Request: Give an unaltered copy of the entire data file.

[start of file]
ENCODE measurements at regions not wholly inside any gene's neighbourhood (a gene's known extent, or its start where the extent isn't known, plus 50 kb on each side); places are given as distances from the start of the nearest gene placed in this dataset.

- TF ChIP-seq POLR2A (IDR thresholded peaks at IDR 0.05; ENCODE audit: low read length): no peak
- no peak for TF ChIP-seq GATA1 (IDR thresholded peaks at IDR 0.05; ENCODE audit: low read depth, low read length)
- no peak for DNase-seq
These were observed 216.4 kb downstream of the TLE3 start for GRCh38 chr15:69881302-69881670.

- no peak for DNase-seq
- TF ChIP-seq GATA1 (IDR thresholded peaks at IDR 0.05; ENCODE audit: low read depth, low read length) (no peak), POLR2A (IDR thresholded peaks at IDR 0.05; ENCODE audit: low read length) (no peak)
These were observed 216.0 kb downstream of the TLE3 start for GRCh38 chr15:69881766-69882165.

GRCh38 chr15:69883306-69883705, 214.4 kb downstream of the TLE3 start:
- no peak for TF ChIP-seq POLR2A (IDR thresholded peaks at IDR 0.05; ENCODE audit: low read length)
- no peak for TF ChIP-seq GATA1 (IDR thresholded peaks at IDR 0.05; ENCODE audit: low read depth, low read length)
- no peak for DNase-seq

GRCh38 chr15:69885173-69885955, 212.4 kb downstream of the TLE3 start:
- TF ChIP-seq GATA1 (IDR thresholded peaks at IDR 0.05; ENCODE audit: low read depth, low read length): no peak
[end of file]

ENCODE measurements at regions not wholly inside any gene's neighbourhood (a gene's known extent, or its start where the extent isn't known, plus 50 kb on each side); places are given as distances from the start of the nearest gene placed in this dataset.

- TF ChIP-seq POLR2A (IDR thresholded peaks at IDR 0.05; ENCODE audit: low read length): no peak
- no peak for TF ChIP-seq GATA1 (IDR thresholded peaks at IDR 0.05; ENCODE audit: low read depth, low read length)
- no peak for DNase-seq
These were observed 216.4 kb downstream of the TLE3 start for GRCh38 chr15:69881302-69881670.

- no peak for DNase-seq
- TF ChIP-seq GATA1 (IDR thresholded peaks at IDR 0.05; ENCODE audit: low read depth, low read length) (no peak), POLR2A (IDR thresholded peaks at IDR 0.05; ENCODE audit: low read length) (no peak)
These were observed 216.0 kb downstream of the TLE3 start for GRCh38 chr15:69881766-69882165.

GRCh38 chr15:69883306-69883705, 214.4 kb downstream of the TLE3 start:
- no peak for TF ChIP-seq POLR2A (IDR thresholded peaks at IDR 0.05; ENCODE audit: low read length)
- no peak for TF ChIP-seq GATA1 (IDR thresholded peaks at IDR 0.05; ENCODE audit: low read depth, low read length)
- no peak for DNase-seq

GRCh38 chr15:69885173-69885955, 212.4 kb downstream of the TLE3 start:
- TF ChIP-seq GATA1 (IDR thresholded peaks at IDR 0.05; ENCODE audit: low read depth, low read length): no peak